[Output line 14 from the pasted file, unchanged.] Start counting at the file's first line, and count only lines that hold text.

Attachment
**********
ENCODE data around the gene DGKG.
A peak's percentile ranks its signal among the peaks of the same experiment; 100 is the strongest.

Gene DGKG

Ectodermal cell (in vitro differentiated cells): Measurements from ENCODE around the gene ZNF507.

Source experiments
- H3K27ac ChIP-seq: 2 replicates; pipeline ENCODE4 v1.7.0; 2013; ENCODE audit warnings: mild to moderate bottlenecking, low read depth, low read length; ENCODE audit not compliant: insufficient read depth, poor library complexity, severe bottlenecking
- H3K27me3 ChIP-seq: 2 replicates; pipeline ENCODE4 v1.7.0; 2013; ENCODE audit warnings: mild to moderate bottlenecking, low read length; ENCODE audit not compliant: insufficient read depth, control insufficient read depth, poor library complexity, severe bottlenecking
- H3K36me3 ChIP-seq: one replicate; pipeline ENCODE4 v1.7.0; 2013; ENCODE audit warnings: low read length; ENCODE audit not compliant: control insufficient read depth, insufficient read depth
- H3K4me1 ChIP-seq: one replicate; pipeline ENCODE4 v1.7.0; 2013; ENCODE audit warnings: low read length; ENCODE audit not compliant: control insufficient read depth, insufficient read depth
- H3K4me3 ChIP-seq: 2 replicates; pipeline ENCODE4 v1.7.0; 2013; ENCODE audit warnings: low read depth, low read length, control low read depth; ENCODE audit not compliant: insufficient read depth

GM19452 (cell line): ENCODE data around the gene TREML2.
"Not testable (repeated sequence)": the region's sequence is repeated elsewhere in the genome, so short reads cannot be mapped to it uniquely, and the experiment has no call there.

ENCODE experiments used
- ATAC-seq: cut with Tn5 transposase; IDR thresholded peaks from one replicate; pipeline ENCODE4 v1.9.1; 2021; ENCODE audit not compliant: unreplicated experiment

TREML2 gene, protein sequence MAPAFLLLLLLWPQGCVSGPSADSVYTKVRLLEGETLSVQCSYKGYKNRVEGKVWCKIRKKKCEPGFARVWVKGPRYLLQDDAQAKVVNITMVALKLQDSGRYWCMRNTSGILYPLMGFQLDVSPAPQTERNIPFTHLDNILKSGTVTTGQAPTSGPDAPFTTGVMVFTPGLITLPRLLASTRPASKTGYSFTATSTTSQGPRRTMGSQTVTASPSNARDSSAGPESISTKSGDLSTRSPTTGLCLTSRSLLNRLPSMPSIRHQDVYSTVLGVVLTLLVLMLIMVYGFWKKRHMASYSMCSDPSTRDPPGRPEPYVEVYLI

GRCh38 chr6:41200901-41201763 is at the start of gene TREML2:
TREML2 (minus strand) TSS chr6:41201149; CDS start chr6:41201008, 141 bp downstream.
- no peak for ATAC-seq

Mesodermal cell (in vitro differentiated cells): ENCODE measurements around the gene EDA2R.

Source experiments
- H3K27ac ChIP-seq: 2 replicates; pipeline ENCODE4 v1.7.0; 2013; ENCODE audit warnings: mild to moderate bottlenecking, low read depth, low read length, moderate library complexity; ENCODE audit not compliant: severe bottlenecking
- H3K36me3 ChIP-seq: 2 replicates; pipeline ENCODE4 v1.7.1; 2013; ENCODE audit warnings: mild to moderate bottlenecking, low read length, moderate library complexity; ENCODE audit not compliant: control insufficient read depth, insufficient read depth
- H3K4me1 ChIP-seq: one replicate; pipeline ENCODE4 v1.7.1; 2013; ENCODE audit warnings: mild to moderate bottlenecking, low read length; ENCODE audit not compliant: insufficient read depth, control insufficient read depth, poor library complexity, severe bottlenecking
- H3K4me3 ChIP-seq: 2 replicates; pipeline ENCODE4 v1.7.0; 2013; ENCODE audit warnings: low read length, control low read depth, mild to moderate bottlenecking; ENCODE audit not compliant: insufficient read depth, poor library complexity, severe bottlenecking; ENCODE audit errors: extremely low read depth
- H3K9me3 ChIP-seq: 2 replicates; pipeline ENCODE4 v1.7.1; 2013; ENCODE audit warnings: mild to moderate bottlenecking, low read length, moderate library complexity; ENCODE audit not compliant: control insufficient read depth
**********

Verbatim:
- ATAC-seq: cut with Tn5 transposase; IDR thresholded peaks from one replicate; pipeline ENCODE4 v1.9.1; 2021; ENCODE audit not compliant: unreplicated experiment